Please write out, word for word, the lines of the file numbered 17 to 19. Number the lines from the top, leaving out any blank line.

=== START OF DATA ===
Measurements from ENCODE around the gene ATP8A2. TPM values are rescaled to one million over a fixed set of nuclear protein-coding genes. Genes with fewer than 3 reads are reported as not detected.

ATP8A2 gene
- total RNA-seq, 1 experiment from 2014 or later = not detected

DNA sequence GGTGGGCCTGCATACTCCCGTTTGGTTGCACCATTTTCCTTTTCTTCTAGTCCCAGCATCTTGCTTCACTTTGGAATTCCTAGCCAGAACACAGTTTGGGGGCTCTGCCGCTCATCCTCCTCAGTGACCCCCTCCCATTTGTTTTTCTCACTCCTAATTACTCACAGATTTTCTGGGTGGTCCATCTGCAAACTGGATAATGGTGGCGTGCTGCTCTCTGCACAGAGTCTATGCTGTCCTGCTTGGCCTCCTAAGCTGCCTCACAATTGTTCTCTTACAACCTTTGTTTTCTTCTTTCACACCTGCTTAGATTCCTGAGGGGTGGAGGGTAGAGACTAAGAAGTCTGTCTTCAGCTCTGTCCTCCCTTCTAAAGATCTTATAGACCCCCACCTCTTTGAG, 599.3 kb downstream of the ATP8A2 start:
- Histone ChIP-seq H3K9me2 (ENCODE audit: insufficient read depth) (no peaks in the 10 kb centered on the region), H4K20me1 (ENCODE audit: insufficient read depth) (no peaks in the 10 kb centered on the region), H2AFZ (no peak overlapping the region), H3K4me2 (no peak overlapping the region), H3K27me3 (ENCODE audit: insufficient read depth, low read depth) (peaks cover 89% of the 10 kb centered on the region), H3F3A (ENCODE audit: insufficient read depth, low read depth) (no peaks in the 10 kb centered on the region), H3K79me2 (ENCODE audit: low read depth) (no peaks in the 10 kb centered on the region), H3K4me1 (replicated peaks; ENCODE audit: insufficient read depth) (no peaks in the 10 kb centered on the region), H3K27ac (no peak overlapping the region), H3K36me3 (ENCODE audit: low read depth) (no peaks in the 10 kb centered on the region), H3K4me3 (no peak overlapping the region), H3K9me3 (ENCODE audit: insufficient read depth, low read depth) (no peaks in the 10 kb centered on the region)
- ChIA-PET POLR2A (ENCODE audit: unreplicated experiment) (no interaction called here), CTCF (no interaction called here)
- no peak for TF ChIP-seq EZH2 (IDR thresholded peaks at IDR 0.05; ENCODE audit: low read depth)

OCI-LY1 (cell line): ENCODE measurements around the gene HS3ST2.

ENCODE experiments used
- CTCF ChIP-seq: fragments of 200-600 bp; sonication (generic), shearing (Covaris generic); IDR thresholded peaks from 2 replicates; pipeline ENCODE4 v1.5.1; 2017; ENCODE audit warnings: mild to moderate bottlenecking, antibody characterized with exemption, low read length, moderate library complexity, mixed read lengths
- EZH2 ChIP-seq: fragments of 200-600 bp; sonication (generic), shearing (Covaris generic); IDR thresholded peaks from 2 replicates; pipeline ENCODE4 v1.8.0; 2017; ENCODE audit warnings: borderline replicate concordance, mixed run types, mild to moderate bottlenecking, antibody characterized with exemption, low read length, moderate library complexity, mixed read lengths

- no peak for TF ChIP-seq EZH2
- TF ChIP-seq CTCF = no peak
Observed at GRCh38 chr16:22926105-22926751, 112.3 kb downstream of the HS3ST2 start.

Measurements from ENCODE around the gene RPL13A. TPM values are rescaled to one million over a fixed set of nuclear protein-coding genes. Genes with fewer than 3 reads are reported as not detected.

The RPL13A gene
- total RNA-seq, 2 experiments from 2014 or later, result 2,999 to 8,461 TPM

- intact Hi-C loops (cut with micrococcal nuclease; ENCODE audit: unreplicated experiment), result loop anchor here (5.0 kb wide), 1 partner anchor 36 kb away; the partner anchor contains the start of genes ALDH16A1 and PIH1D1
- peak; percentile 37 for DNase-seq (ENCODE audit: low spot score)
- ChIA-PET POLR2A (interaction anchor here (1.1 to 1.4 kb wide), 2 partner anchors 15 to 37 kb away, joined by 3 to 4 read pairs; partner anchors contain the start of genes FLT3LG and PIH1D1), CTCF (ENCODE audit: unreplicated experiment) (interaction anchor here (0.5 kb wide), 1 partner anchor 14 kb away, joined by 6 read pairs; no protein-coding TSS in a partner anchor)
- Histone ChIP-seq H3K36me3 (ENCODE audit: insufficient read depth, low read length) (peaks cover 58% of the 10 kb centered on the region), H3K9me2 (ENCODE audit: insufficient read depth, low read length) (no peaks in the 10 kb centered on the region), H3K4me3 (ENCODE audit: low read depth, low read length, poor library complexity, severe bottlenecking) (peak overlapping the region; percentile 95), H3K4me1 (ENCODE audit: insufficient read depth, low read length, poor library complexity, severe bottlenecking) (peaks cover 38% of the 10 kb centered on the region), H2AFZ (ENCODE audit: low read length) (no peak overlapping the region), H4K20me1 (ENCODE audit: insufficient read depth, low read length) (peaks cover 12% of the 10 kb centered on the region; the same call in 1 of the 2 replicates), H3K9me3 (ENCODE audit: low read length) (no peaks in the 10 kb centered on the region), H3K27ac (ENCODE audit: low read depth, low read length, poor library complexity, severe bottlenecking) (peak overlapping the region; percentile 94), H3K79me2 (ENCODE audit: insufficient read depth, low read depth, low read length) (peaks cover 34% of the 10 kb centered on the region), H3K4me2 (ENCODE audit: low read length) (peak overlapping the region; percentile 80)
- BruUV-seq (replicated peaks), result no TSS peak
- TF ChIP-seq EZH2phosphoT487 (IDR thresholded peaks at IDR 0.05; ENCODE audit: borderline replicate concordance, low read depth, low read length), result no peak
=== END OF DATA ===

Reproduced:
- total RNA-seq, 2 experiments from 2014 or later, result 2,999 to 8,461 TPM

- intact Hi-C loops (cut with micrococcal nuclease; ENCODE audit: unreplicated experiment), result loop anchor here (5.0 kb wide), 1 partner anchor 36 kb away; the partner anchor contains the start of genes ALDH16A1 and PIH1D1
- peak; percentile 37 for DNase-seq (ENCODE audit: low spot score)